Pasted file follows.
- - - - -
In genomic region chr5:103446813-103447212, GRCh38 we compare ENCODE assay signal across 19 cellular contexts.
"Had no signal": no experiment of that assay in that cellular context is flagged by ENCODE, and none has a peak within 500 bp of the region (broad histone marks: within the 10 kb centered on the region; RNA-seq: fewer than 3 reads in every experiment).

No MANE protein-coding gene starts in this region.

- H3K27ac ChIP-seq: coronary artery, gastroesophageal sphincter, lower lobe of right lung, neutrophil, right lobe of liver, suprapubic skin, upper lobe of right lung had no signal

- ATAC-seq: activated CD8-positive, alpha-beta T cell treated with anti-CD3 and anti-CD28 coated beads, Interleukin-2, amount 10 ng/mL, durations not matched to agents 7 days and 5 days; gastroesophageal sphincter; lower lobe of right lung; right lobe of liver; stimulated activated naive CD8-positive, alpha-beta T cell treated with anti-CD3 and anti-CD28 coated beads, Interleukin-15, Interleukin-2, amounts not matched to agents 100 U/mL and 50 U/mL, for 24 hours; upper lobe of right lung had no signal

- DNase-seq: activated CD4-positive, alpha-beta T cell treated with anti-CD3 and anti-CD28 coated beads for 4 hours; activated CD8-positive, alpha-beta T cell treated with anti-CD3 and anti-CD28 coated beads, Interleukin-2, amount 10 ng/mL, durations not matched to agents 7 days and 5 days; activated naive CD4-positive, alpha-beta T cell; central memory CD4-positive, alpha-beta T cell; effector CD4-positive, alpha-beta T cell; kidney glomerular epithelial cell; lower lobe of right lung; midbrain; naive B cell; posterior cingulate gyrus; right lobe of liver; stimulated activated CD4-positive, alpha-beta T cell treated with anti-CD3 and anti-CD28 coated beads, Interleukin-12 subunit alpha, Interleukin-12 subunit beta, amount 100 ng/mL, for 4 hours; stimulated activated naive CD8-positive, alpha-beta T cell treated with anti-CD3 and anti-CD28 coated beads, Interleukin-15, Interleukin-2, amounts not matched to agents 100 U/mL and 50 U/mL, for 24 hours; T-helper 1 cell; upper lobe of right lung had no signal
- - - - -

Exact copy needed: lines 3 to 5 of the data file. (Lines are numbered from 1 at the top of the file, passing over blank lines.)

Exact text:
No MANE protein-coding gene starts in this region.

- H3K27ac ChIP-seq: coronary artery, gastroesophageal sphincter, lower lobe of right lung, neutrophil, right lobe of liver, suprapubic skin, upper lobe of right lung had no signal

- ATAC-seq: activated CD8-positive, alpha-beta T cell treated with anti-CD3 and anti-CD28 coated beads, Interleukin-2, amount 10 ng/mL, durations not matched to agents 7 days and 5 days; gastroesophageal sphincter; lower lobe of right lung; right lobe of liver; stimulated activated naive CD8-positive, alpha-beta T cell treated with anti-CD3 and anti-CD28 coated beads, Interleukin-15, Interleukin-2, amounts not matched to agents 100 U/mL and 50 U/mL, for 24 hours; upper lobe of right lung had no signal